7 Tips to Combine a Playroom and Guest Room
Nurture ABC fun by day and 'Zzzzz' at night with these ideas that cater to both kids and overnight guests
I'm a freelance writer and design enthusiast who believes the best design is collected, not decorated, and that homes should always be as comfortable and functional as they are chic. In addition to writing for Houzz, I work as the Head Copywriter for Layla Grayce and Zinc Door.
I'm a freelance writer and design enthusiast who believes the best design... More »
Most homeowners with children would love a playroom, but many layouts don’t provide the space for one. But there is one room that could work double duty: the guest room. Since guest rooms are usually used only for small spurts of time, they’re ideal for taking on extra function. These professional tips will put you well on your way to a space that makes both guests and your kids feel comfortable and at home.
Pick out a daybed. Daybeds provide an instant space for guests to sleep or children to read on. “Upholster the mattress in a kid-friendly fabric and add a variety of throw pillows to make the space inviting,” says interior designer Rebecca Driggs. “It gives your room a tailored look, and you don’t have to worry about remaking a fully dressed bed every time your kids jump on it.”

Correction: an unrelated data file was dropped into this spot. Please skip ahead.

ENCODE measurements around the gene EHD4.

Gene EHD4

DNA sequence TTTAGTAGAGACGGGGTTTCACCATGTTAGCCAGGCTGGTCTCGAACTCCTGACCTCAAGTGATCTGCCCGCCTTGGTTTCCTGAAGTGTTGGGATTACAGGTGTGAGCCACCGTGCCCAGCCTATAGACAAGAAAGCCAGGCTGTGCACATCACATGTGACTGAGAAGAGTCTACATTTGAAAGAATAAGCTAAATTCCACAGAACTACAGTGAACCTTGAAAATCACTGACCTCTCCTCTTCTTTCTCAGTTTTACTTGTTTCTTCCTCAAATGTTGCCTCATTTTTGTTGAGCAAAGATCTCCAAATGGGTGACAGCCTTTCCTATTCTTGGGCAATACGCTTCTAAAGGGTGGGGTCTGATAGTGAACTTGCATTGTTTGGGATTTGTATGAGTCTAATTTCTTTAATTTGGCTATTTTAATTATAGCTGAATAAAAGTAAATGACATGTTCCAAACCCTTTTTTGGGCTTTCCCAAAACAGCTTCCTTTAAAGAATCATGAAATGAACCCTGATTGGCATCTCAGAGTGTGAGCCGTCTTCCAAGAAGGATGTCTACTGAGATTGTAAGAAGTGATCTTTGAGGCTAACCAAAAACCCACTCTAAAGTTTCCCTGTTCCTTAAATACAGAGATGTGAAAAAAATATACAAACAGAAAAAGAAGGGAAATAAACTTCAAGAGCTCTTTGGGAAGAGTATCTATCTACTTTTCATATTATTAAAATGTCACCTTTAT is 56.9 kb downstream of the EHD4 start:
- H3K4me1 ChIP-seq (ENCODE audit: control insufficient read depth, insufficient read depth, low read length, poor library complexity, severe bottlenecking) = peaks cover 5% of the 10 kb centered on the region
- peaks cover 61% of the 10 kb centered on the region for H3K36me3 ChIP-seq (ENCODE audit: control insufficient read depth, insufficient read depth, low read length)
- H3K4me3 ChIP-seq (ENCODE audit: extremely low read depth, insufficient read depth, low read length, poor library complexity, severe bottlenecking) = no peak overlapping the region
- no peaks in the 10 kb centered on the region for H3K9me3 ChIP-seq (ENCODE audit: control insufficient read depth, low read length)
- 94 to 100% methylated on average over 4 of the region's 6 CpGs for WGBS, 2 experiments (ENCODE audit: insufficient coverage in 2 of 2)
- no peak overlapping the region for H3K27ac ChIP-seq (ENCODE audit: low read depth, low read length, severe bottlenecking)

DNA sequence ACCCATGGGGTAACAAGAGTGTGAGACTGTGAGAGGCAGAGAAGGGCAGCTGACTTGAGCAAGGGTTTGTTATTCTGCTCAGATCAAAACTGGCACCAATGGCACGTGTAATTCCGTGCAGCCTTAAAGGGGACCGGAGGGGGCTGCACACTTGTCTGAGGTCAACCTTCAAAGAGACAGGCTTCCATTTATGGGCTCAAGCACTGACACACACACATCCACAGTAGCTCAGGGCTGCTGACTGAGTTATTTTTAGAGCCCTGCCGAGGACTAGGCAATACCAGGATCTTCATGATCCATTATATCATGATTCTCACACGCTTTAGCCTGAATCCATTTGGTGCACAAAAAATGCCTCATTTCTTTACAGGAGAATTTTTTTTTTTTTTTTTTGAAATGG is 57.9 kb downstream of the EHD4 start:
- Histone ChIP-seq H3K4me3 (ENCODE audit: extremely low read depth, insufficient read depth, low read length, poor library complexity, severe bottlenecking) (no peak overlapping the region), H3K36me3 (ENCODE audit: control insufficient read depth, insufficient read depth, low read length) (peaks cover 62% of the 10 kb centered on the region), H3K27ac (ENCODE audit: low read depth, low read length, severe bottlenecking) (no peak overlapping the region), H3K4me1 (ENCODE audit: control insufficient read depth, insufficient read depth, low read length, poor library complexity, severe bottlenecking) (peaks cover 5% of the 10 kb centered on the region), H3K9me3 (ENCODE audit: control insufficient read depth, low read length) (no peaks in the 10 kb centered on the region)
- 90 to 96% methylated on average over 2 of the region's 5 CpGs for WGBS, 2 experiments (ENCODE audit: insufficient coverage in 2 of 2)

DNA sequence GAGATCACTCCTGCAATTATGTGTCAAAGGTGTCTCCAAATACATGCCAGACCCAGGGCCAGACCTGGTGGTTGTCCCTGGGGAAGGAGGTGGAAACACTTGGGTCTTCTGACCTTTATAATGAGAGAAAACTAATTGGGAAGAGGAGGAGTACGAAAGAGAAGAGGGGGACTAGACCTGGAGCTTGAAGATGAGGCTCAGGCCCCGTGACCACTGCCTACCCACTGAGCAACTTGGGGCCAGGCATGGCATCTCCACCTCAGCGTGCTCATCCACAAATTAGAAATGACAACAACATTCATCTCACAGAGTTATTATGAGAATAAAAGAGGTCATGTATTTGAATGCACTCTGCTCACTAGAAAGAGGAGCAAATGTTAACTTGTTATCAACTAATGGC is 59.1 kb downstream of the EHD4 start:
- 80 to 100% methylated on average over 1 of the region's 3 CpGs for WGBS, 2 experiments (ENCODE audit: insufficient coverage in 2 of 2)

Or go with a sleeper sofa. If you’d like to create more of a living room feel for your kids’ playroom, consider a sleeper sofa instead of a bed. “A comfy sleeper sofa provides the perfect solution for seating and sleeping,” says interior designer Linda Rosen. “Coordinate the sofa fabrics with other elements in the space to set the tone for the room and establish a color scheme.”
Maximize storage with built-ins. In a space that will be filled with toys, books, sheets, blankets and more, adequate storage is key. "Consider building closed cabinets in lower units approximately 24 inches deep,” advises Rosen. “Twelve-inch bookcases with adjustable shelves should ideally rest on top of the lower cabinets, allowing enough space to place accessories. Remember, fill the bookcases with books for the kids as well as for guests.”
Use a combination of closed and open storage. Playrooms often have a lot of bulky plastic toys that are better suited for closed storage than display, especially if the space is also to be used as a guest retreat. “Use open storage and bookshelves for smaller toys and books, and try to keep the open storage organized by using baskets or bins,” says Driggs.
Invest in double-duty furnishings. Make use of every inch by choosing furniture with hidden storage. “A trunk that opens can serve as a coffee table, while end tables with drawers and doors can house toys or clothes,” says Rosen. “A writing table on one side of the sofa is the perfect place for a laptop.”
Choose a color scheme that works for both a playroom and a guest room. This space is going to be used by children and adults alike, so it’s best to keep the color scheme neutral. Though the kids may beg, Driggs advises to stay away from bright colors.
Get the right window shades. Remember that this room will used for playtime during the day and sleeping at night, so the windows should be dressed for both. “Shutters, woven woods, Roman shades, roller shades and draperies are beautiful and functional window treatments with easy access to daylight as well as privacy and blackout come evening,” says Rosen.
Ideabook published on Nov. 29, 2012.
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